The talented workforce nurtured by higher education is essential for national security. A highly educated workforce is better equipped to handle modern security challenges such as cybersecurity and advanced technologies. Colleges and universities are the incubators for the next generation of leaders, scientists, and innovators who will drive our economy and our security agenda forward.

But as we move deeper into the twenty-first century, we are sure to face certain challenges on all these fronts.

Supporting higher education’s changing role in workforce development

One critical challenge that exists is the disconnect between the skills students acquire and the demands of the workforce. This creates a translation gap that hinders graduates’ abilities to seamlessly enter the job market. Bridging this gap must be a cooperative effort among higher education institutions, all levels of government, businesses, K–12 schools, and the nonprofit sector.

It’s complex but necessary work. As examples, federal policies aimed at workforce development play a critical role through initiatives such as the Defense STEM Education Consortium, and various federal apprenticeship programs focus on developing skills in science, technology, engineering, and mathematics (STEM). These programs are designed to build a highly skilled workforce that is capable of tackling the complex security challenges of the future. By investing in STEM education and training, federal policies ensure a steady supply of qualified professionals for critical national security roles. And by replicating this collaborative model across different industries, we can ensure a more prepared and competitive future generation for the American workforce.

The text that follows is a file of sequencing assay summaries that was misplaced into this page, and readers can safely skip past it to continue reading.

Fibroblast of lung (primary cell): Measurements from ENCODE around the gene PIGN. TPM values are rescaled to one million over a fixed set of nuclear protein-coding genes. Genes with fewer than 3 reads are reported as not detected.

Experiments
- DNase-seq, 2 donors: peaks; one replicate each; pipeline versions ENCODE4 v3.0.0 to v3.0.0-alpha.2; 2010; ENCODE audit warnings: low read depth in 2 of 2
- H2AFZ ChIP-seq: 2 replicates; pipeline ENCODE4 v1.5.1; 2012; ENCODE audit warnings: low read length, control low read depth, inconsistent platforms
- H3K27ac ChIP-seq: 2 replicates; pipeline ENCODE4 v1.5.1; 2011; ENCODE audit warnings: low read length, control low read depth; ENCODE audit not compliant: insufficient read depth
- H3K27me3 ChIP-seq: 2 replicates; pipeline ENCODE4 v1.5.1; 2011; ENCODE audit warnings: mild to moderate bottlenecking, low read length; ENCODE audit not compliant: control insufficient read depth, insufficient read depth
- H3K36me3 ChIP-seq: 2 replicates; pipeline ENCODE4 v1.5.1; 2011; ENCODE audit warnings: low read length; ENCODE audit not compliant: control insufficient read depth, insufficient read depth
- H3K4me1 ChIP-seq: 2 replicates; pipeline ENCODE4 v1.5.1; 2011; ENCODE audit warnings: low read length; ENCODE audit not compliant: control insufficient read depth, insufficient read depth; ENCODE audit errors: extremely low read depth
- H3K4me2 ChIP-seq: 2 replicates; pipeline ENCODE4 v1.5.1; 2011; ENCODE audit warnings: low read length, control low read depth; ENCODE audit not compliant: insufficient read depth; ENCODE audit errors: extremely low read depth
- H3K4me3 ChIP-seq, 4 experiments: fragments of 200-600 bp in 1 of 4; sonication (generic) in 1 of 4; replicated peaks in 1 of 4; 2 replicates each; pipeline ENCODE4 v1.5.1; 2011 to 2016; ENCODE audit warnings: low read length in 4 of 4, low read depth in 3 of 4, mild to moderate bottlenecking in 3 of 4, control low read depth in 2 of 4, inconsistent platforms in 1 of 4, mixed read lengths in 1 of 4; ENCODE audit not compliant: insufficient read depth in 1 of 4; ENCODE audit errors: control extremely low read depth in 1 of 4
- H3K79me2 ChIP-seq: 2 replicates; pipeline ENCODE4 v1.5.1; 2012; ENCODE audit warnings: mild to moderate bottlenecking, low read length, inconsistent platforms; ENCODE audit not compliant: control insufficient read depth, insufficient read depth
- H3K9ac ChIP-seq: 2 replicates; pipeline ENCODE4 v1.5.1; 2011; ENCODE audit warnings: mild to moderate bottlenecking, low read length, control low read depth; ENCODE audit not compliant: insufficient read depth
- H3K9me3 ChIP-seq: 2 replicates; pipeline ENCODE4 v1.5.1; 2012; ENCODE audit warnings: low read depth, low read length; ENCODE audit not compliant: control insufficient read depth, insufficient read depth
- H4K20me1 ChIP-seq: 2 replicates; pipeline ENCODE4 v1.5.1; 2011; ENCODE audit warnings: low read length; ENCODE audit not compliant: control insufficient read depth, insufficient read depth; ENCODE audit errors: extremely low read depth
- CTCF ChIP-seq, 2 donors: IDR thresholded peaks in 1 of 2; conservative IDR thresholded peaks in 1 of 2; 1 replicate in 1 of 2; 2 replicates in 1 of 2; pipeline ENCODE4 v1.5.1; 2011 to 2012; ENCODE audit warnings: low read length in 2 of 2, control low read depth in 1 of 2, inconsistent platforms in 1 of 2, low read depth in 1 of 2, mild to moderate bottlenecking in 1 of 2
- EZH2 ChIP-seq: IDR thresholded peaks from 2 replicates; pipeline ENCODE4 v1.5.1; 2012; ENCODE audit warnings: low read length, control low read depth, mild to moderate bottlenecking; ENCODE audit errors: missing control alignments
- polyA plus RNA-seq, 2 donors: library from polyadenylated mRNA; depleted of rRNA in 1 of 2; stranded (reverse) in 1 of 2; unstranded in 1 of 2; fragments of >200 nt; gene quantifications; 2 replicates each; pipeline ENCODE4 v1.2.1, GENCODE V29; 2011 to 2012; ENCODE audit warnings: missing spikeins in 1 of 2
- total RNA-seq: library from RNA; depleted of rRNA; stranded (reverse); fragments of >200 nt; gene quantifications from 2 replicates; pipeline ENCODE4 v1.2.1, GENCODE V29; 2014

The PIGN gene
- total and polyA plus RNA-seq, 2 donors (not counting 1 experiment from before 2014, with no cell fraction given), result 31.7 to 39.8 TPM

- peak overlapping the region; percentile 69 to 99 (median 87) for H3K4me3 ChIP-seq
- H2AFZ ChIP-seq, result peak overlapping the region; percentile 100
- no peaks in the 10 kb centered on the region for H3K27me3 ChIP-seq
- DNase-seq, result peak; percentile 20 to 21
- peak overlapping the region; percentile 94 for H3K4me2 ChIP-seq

A few more examples of the critical work being done:

Strengthening community colleges: Investing in community colleges, which offer career-focused programs and often serve nontraditional students, can provide valuable job training and skills development opportunities for a wider range of the population. This investment strengthens not only individual students’ futures but also the economic vitality of the communities they serve.

Higher education–business partnerships: Employers need to clearly define the skills and knowledge they seek in potential hires, while educational institutions should develop curriculum with input from industry professionals. This collaborative approach ensures that graduates possess the right skills upon entering the workforce. Building trust between educators and employers is also essential. Open communication about expectations fosters a smooth transition for graduates and strengthens the overall system.